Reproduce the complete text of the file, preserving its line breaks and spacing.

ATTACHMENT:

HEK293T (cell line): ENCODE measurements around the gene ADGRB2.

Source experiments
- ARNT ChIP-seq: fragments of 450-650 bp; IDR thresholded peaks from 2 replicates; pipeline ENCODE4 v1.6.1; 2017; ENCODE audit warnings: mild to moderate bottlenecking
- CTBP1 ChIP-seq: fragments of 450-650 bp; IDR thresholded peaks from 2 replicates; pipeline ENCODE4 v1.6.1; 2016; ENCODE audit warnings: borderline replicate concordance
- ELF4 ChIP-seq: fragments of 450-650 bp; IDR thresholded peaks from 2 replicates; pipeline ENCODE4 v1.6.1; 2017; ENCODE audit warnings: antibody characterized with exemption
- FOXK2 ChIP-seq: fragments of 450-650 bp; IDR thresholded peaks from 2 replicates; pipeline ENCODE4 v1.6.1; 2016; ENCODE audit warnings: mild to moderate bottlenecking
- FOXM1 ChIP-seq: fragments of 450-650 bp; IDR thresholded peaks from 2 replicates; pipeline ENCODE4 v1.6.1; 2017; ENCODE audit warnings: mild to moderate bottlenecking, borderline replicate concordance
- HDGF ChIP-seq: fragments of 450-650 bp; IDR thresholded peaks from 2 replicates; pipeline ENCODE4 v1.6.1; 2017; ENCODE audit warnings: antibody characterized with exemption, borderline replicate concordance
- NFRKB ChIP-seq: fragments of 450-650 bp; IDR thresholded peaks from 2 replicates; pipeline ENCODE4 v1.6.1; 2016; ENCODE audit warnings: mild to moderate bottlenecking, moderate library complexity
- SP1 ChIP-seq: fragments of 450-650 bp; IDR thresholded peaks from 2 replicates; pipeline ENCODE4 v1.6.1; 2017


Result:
HEK293T (cell line): ENCODE measurements around the gene ADGRB2.

Source experiments
- ARNT ChIP-seq: fragments of 450-650 bp; IDR thresholded peaks from 2 replicates; pipeline ENCODE4 v1.6.1; 2017; ENCODE audit warnings: mild to moderate bottlenecking
- CTBP1 ChIP-seq: fragments of 450-650 bp; IDR thresholded peaks from 2 replicates; pipeline ENCODE4 v1.6.1; 2016; ENCODE audit warnings: borderline replicate concordance
- ELF4 ChIP-seq: fragments of 450-650 bp; IDR thresholded peaks from 2 replicates; pipeline ENCODE4 v1.6.1; 2017; ENCODE audit warnings: antibody characterized with exemption
- FOXK2 ChIP-seq: fragments of 450-650 bp; IDR thresholded peaks from 2 replicates; pipeline ENCODE4 v1.6.1; 2016; ENCODE audit warnings: mild to moderate bottlenecking
- FOXM1 ChIP-seq: fragments of 450-650 bp; IDR thresholded peaks from 2 replicates; pipeline ENCODE4 v1.6.1; 2017; ENCODE audit warnings: mild to moderate bottlenecking, borderline replicate concordance
- HDGF ChIP-seq: fragments of 450-650 bp; IDR thresholded peaks from 2 replicates; pipeline ENCODE4 v1.6.1; 2017; ENCODE audit warnings: antibody characterized with exemption, borderline replicate concordance
- NFRKB ChIP-seq: fragments of 450-650 bp; IDR thresholded peaks from 2 replicates; pipeline ENCODE4 v1.6.1; 2016; ENCODE audit warnings: mild to moderate bottlenecking, moderate library complexity
- SP1 ChIP-seq: fragments of 450-650 bp; IDR thresholded peaks from 2 replicates; pipeline ENCODE4 v1.6.1; 2017